Female hiker standing by mile marker in sea of wildflowers on Natchez Trace near Blackland Prairie.
My itinerary called for another 20-mile (32.2-km) hike to Blackland Prairie, the fourth of the five trail segments along the Natchez Trace. Amy and I woke up to cool temps and wet tents. That’s never fun. Oh, well!

Disclosure: This post contains affiliate links (among regular links) to products I own and like, or which I think you might like. This means that, at no extra cost to you, I will earn a commission if you click through and make a purchase.

On the plus side, last night we’d looked at our itinerary and saw that tonight we’d be staying at the Holiday Inn & Suites in Tupelo for one night. We thought we’d prefer two nights, so I added a second night for us both. So we’ve got two nights to luxuriate in real beds, and two nights of hot showers. Ahh!

Heading to Blackland Prairie

After breaking camp, we headed out. The morning was cool (about 55 F. / 12.8 C.) and pleasant, with several interpretive pullouts to break up the miles. And then came the afternoon. UGH.

After enjoying a tasty lunch, we shuttled one car about eight or nine miles (13-14 km) north, then began hiking back to the other one. We knew we’d have some traffic, as we were nearing Tupelo, which has a population of about 40,000. Still, that’s not a big city by any means. So we were unprepared for the crazy amount of Sunday afternoon traffic.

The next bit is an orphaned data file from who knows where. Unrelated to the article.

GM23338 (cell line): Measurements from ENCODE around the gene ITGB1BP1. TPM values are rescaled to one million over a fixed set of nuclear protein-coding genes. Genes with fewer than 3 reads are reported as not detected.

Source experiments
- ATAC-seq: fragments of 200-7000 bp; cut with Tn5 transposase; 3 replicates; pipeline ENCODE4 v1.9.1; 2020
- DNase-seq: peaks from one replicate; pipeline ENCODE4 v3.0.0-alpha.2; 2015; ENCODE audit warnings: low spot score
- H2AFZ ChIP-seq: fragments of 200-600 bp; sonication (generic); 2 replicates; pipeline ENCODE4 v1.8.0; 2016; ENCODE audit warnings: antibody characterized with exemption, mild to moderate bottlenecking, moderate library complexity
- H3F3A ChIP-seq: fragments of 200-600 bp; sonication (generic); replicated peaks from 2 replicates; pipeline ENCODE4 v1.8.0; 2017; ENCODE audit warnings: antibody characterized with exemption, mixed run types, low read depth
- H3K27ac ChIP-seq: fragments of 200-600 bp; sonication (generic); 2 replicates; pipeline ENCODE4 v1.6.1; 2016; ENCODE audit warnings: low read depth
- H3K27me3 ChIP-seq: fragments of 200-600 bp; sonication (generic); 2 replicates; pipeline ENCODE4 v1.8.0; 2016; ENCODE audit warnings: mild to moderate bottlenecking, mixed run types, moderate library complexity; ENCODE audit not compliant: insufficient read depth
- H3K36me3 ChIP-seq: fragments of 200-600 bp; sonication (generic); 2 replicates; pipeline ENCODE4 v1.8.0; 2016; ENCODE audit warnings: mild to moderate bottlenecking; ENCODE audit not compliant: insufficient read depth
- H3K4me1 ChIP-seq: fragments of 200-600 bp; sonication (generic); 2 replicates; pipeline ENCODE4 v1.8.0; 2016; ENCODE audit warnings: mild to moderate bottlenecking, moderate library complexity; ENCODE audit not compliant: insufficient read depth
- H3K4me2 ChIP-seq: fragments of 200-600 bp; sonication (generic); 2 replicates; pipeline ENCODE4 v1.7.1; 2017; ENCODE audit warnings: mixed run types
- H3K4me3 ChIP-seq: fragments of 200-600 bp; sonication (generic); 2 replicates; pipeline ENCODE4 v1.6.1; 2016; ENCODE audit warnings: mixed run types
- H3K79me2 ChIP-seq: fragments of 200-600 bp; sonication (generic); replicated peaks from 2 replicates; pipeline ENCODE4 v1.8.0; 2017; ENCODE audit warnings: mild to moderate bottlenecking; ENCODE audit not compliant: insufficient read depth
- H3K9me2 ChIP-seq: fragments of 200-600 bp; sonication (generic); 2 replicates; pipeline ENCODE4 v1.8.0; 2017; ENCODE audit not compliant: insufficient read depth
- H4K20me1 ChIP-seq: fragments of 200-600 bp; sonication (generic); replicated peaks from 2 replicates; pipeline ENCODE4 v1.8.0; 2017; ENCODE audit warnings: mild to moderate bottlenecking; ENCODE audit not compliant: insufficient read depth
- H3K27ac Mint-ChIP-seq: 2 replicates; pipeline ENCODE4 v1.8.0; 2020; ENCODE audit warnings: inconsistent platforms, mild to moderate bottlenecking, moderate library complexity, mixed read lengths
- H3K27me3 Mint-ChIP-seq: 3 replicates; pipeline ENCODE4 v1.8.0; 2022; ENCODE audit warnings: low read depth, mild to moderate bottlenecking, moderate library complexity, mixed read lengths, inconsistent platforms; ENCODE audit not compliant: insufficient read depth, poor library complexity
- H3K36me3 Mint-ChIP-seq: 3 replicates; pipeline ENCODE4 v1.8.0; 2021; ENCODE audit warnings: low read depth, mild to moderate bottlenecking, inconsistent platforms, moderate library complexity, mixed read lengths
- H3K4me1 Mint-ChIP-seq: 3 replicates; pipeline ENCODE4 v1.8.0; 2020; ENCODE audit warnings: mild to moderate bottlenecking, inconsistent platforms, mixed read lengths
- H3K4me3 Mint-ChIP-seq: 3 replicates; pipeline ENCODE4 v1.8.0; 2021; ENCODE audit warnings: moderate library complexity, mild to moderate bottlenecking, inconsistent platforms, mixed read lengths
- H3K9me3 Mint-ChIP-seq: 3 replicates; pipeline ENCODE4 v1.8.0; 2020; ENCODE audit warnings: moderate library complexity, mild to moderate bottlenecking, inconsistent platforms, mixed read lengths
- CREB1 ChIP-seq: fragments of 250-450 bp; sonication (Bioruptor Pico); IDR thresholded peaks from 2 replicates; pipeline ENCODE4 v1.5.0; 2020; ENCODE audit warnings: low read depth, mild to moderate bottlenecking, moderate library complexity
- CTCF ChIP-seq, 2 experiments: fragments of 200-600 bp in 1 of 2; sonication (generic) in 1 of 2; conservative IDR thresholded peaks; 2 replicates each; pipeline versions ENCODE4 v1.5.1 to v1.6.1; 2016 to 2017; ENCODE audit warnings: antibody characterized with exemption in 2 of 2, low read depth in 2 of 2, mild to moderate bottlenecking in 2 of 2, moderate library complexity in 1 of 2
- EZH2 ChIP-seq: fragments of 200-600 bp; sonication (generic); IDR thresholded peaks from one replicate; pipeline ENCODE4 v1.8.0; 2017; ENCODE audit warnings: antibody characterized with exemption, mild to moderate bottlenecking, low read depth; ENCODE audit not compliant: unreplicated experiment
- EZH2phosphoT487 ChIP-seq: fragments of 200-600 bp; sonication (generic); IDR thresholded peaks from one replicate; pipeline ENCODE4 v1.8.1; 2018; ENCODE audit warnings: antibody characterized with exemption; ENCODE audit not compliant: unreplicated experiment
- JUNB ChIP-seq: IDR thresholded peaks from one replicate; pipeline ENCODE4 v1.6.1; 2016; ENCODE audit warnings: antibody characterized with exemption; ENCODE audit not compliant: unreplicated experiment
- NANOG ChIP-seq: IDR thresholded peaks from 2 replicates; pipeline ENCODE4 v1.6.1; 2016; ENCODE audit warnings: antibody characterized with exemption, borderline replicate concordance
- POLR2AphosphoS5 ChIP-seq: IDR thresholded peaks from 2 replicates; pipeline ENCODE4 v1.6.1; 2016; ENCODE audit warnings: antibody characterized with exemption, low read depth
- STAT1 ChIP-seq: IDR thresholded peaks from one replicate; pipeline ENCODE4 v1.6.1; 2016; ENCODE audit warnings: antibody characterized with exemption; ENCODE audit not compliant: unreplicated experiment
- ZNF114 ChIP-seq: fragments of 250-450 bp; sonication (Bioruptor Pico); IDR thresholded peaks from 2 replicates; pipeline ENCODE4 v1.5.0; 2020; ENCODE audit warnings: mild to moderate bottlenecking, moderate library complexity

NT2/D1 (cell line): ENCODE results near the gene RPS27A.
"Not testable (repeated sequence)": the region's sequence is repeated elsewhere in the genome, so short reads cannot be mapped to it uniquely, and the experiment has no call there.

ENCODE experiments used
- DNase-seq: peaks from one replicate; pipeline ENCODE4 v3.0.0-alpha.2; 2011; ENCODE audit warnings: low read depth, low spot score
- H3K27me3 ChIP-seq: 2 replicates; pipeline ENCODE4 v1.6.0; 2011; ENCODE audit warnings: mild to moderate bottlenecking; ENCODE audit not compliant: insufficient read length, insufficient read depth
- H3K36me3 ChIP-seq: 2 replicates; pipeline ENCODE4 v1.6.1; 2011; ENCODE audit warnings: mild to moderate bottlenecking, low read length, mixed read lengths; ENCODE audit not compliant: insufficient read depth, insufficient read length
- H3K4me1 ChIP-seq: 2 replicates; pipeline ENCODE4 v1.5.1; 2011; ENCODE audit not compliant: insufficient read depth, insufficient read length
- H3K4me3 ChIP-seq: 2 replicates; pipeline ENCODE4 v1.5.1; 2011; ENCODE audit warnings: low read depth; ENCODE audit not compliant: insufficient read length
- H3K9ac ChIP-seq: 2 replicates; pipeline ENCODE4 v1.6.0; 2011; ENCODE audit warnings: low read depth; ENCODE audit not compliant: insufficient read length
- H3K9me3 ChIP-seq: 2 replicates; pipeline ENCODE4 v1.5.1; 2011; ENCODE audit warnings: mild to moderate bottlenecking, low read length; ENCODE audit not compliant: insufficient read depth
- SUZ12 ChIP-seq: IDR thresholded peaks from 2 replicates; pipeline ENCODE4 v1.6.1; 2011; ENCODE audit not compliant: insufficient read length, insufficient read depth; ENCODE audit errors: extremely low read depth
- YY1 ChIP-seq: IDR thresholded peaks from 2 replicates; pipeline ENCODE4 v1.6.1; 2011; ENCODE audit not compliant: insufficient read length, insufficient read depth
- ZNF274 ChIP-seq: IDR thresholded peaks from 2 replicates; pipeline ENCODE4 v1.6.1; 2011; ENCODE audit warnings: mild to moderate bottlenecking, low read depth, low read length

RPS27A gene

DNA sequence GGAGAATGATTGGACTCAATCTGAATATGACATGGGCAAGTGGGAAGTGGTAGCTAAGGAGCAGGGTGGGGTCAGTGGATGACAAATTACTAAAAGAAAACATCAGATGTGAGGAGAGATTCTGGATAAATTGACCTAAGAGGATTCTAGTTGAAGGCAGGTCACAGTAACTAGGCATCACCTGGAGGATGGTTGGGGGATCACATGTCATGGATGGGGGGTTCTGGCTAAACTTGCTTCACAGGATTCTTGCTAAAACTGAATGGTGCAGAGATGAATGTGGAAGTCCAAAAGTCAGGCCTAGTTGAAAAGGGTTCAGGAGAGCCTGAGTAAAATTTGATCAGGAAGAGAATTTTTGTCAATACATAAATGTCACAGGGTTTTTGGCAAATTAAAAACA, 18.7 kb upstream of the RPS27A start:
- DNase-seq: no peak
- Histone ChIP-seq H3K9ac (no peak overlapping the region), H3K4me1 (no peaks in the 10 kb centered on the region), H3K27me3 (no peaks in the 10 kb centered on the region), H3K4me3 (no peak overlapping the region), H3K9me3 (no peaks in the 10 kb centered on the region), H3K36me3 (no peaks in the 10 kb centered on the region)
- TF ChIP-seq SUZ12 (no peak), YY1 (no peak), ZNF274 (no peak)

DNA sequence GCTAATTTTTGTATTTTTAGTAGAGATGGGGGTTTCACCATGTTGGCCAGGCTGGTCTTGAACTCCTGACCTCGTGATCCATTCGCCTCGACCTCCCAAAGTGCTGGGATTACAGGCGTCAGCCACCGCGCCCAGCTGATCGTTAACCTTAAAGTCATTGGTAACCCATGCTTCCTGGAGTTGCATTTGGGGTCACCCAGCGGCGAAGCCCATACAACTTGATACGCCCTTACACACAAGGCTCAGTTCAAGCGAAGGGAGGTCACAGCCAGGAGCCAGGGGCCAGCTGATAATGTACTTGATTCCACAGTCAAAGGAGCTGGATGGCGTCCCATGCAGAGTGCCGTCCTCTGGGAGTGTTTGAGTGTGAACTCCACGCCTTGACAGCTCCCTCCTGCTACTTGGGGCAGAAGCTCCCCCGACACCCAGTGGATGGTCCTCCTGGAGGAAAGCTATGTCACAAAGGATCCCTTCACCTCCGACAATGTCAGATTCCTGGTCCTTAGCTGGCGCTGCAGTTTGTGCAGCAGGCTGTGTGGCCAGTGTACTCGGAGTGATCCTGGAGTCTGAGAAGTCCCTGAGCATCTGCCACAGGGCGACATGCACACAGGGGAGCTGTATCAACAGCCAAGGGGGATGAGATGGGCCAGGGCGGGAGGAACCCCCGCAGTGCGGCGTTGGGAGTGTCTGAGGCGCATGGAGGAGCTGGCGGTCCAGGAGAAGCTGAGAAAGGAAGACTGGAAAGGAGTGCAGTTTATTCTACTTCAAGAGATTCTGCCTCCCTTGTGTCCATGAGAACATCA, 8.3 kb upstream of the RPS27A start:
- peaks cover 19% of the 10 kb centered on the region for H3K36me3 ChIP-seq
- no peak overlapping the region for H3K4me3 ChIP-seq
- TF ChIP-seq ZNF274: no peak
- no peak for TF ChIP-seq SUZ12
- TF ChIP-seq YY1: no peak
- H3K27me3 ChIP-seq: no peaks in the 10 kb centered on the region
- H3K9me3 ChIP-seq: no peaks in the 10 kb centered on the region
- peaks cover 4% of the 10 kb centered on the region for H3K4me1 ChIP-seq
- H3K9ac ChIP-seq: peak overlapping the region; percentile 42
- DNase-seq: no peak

Singing the Parkway Traffic BluesFemale hiker climbing up grassy incline.

The next several hours, back to our car at Black Belt Overlook, were miserable. The traffic on the parkway was heavy, and it appeared that 99 percent of it was locals speeding along the parkway, not tourists enjoying the scenery.

Many drivers were kind, slowing down or stopping when there was oncoming traffic, since we were hiking on the very edge of the parkway. (There are no shoulders here, and the wildflowers are often knee-high.) But many people were obnoxious, revving their engines as they blew past us at well over the 50 mph (80.5 kph) speed limit. Some appeared to intentionally veer toward us, even if there were no other cars in sight and they could have gone into the left lane.

Female hiking along Natchez Trace Parkway under a cloudy sky.

Reaching Blackland Prairie

Our ending point for the day was Blackland Prairie. Its southern terminus, that is. It’s actually off of the parkway, and you have to drive a mile or so in a circle through the outskirts of town to access it. But we’re excited to be hiking on TRAIL tomorrow!

I’m excited that the Holiday Inn is one of the nicest Holiday Inns that I’ve stayed at in a while. There’s no free breakfast, but there is free laundry (plus free laundry soap) and a bar and restaurant. So glad we’re here for two nights!


Natchez Trace Miles Today: 19.4 (31.2 km)
NT Miles Overall: 261.8 (421.3 km)
NT Miles To Go: 182.2 (293.2 km)

A good book on the Natchez Trace is Nashville to New Orleans Road Tripa Moon guide by Meg Littman that includes info on the Trace.

Book your stay at the Holiday Inn & Suites in Tupelo here!


©2018 Melanie McManus – All Rights Reserved

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